Prolonged exposure to low doses of ionizing radiation is associated with a higher risk of death from cancer than previously thought, according to a study of nearly 310,000 nuclear industry workers in France, the United Kingdom, and the United States. The mortality rate from solid tumors increases by 52% at 10 years for each accumulated gray, a unit of absorbed radiation that is equivalent to 1,000 millisieverts, or about 10,000 chest X-rays. The individual risk, however, remains very low.
Epidemiologist Amy Berrington, who was not involved in the research, provides an example. “For every 1,000 people exposed to 100 millisieverts of ionizing radiation — most nuclear workers are exposed to less than 10 millisieverts — there could be an extra 10 deaths, instead of five, on top of the more than 200 expected deaths from tumors produced by other causes,” Berrington explained to the Science Media Centre portal. “Twice a small risk is still a small risk,” stressed the epidemiologist, from the Institute for Cancer Research, in London.
The new study includes data from workers in the nuclear industry between 1944 and 2016. The authors analyzed almost 104,000 deaths, more than 28,000 of them caused by solid tumors, which included the most common types of cancer, except leukemia. The mortality rate from these tumors increased by 52% for each accumulated gray, but doubled when the analysis was restricted to workers receiving lower doses of less than 100 milligrays. The signatories — led by epidemiologist Mary Schubauer-Berigan, from the International Agency for Research on Cancer — trust that their results will help improve radiation protection measures in sectors such as the nuclear industry, scientific research, and medicine.
The risk of cancer from a given dose of radiation has historically been deduced from the survivors of the atomic bombs dropped by the United States on the Japanese cities of Hiroshima and Nagasaki in 1945, at the end of World War II. These people, however, received most of the radiation within one second, according to Jim Smith, an expert in radioactivity at the University of Portsmouth in the United Kingdom. “It has long been assumed that chronic exposures to low doses of radiation, with the same amount absorbed, are between 1.5 and two times less harmful than acute exposures, such as those of atomic bomb survivors,” he reported to the Science Media Center. “The results of this important study support the evidence accumulated over the past few decades that long-term chronic doses are actually likely to be as detrimental as acute doses, in terms of cancer risk per amount of radiation absorbed by the organism,” says Smith.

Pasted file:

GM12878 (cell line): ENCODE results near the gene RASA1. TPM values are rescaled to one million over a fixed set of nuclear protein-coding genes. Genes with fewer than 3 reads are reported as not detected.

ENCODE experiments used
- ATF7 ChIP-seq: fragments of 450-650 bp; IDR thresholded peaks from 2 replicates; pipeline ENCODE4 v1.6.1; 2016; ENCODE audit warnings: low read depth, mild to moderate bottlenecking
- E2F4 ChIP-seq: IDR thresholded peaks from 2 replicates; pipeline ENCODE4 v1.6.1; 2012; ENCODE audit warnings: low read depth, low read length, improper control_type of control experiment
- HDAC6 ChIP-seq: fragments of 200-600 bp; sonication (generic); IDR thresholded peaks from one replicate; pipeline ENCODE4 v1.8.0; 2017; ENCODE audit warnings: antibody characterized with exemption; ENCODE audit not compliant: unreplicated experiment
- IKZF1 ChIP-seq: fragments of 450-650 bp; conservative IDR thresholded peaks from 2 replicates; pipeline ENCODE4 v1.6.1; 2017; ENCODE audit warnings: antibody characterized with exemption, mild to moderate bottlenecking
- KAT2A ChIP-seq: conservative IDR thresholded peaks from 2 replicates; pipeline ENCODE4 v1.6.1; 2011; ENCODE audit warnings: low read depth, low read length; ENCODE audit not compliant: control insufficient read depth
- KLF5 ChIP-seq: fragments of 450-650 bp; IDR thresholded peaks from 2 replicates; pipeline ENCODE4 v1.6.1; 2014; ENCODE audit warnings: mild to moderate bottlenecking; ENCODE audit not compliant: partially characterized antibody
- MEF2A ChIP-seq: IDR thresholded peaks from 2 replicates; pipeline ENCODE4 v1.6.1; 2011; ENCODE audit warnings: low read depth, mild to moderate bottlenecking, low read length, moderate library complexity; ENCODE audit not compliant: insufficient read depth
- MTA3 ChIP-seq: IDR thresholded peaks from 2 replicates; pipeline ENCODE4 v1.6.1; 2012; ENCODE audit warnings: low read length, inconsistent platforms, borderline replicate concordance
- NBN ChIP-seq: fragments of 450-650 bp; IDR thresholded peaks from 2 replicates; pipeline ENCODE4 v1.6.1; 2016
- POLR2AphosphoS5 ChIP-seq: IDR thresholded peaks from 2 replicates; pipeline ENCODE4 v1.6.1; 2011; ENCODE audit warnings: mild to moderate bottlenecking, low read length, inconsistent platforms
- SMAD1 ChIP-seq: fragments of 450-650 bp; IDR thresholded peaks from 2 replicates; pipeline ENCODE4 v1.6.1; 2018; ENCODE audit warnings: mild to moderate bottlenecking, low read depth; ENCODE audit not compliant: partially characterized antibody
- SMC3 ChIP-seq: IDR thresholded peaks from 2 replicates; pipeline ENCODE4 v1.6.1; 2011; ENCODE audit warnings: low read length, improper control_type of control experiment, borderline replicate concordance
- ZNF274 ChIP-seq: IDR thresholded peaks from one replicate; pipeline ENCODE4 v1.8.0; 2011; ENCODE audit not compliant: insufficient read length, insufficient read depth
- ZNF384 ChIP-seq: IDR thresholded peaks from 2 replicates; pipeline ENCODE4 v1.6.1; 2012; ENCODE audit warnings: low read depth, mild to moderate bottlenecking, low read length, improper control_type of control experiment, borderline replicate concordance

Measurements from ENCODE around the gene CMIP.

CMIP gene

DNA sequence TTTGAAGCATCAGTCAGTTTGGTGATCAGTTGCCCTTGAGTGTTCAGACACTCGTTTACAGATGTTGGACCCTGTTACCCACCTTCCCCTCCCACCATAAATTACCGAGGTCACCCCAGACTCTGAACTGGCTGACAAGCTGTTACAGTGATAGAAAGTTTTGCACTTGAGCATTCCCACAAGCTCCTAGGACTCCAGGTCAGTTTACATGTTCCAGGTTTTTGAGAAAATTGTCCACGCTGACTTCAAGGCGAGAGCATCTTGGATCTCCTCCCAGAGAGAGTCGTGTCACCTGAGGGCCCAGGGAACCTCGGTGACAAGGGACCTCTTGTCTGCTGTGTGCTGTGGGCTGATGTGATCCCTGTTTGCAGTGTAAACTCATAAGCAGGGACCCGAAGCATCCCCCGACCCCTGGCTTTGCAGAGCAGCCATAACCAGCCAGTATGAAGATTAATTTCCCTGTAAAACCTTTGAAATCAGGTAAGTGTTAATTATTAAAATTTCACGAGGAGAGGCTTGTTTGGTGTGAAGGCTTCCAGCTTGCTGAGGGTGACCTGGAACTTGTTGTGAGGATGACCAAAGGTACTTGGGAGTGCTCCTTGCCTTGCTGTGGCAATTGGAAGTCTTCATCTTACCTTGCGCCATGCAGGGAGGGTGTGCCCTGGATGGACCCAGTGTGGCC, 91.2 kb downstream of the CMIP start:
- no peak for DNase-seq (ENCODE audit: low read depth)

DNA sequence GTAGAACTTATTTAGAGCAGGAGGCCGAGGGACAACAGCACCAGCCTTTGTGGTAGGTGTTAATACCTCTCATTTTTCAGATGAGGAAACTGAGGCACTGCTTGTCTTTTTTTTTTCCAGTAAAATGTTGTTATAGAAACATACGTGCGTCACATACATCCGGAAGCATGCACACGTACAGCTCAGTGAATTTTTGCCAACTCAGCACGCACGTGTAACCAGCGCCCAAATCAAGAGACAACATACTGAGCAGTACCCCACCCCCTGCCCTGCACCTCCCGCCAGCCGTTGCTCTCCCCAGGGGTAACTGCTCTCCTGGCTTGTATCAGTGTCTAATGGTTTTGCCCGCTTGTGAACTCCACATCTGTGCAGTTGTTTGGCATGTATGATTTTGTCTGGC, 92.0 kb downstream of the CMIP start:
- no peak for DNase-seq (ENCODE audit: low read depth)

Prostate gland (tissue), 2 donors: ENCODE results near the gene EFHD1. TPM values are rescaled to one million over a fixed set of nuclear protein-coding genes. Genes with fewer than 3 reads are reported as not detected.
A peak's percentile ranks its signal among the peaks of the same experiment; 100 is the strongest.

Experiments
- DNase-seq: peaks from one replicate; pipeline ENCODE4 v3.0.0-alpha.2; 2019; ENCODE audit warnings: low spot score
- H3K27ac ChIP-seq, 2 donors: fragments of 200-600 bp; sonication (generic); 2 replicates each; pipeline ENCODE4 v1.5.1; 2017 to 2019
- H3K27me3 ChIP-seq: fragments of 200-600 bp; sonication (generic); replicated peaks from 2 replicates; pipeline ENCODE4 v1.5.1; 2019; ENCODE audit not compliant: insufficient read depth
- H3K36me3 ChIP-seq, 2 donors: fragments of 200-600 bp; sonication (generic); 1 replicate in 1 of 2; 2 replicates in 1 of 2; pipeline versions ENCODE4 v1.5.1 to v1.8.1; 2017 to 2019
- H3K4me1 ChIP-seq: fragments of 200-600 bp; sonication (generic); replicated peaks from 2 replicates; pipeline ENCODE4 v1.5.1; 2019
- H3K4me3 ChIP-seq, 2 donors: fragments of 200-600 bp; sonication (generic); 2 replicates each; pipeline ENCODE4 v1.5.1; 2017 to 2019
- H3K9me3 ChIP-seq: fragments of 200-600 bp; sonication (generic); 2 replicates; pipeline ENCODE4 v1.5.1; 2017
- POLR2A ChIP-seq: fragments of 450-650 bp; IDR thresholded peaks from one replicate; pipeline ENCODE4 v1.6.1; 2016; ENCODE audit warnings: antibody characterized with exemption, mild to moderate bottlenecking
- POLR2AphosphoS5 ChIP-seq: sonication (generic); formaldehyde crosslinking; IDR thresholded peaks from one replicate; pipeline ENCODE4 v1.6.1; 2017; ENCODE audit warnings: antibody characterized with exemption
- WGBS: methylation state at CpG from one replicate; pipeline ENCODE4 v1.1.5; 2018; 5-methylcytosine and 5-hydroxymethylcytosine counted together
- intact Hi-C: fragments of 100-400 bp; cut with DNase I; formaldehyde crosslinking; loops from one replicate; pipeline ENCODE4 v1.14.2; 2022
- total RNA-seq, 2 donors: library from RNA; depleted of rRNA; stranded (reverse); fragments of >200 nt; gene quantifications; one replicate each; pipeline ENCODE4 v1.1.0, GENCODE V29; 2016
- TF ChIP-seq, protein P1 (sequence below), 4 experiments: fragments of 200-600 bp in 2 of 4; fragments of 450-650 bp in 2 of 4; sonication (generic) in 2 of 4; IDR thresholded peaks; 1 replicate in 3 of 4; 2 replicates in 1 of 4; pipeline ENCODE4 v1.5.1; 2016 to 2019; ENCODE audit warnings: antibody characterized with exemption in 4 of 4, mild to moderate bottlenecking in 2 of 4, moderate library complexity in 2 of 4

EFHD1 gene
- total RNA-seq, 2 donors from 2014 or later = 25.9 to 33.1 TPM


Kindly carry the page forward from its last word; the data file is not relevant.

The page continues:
Everyone exposed to ionizing radiation, but most of it comes from natural sources. The average dose in the Spanish population is 3.7 millisieverts per year, 64% of which (2.4 millisieverts) comes from natural radiation, according to data from the Nuclear Safety Council. Cosmic rays are responsible for an average dose of 0.39 millisieverts, a figure that is increased in frequent travelers on transoceanic flights. Radon gas, that comes from the uranium present in the subsoil, generates an average dose of 1.15 millisieverts. And X-ray diagnostic techniques reach an average dose of 1.2 millisieverts. Living near a nuclear power plant is barely 0.005 millisierverts, according to the United Nations Scientific Committee for the Study of the Effects of Atomic Radiation.
The new study was published this Thursday in the specialist journal The BMJ. Among the signatories is the epidemiologist Isabelle Thierry Chef, head of the Medical Radiation group at the Barcelona Institute for Global Health. The team already published similar work in 2015. Their results suggested a 48% increase in the estimated death rate from cancer, excluding leukemia, for each gray. The authors then calculated that about 200 of the 19,000 solid tumor deaths observed were associated with excess exposure to artificial radiation.
Epidemiologist David Richardson, one of the study’s lead authors, gives another example. “A worker might receive occupational exposure to ionizing radiation of 20 milligrays per year for five years: 100 milligrays cumulatively. If the estimated mortality rate from solid tumors increases by 52% for each gray, this implies an increase of 5% after an exposure of 100 milligrays,” explains Richardson, of the University of California at Irvine. The epidemiologist stresses that one out of every 100 deaths observed due to solid tumors among nuclear industry workers is due to this excess radiation exposure, according to that previous analysis. “This new study strengthens the evidence for the link between cancer and ionizing radiation. If you are currently working with radioactive materials, contact your occupational risk manager if you have questions about how best to protect yourself,” he says.
The work published this Thursday by the team led by Mary Schubauer-Berigan once again dismantles the idea that singular, high doses of radiation, such as those received by the survivors of Hiroshima and Nagasaki, are more harmful than low and prolonged doses. “Our study has found no evidence of a lower risk of solid tumors, per unit dose, among workers routinely exposed to low doses of radiation,” the authors note.
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